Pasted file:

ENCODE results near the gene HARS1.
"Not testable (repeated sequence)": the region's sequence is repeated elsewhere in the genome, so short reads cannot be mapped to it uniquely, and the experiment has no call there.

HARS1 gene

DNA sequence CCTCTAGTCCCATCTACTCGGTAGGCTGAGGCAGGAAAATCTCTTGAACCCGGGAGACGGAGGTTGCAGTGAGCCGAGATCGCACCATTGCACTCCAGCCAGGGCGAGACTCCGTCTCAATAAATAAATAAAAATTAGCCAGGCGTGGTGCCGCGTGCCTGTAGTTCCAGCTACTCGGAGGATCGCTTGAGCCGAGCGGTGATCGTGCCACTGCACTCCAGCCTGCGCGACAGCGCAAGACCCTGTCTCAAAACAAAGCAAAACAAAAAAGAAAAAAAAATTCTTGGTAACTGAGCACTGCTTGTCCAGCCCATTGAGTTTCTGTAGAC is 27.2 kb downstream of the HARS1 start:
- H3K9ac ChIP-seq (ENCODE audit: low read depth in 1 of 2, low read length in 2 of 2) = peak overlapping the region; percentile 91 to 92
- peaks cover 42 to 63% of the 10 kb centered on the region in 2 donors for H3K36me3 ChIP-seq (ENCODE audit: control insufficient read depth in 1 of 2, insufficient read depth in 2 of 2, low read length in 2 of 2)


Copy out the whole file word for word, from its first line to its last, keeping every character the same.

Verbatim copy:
ENCODE results near the gene HARS1.
"Not testable (repeated sequence)": the region's sequence is repeated elsewhere in the genome, so short reads cannot be mapped to it uniquely, and the experiment has no call there.

HARS1 gene

DNA sequence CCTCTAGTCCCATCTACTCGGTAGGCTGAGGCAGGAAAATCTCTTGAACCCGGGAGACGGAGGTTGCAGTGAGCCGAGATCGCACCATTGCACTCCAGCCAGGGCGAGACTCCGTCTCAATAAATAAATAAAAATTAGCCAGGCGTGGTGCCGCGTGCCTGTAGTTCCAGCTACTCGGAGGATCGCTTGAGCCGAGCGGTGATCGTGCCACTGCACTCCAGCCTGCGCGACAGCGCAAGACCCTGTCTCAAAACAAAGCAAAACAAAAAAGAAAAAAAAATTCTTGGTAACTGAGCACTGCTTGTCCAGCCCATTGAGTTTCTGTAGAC is 27.2 kb downstream of the HARS1 start:
- H3K9ac ChIP-seq (ENCODE audit: low read depth in 1 of 2, low read length in 2 of 2) = peak overlapping the region; percentile 91 to 92
- peaks cover 42 to 63% of the 10 kb centered on the region in 2 donors for H3K36me3 ChIP-seq (ENCODE audit: control insufficient read depth in 1 of 2, insufficient read depth in 2 of 2, low read length in 2 of 2)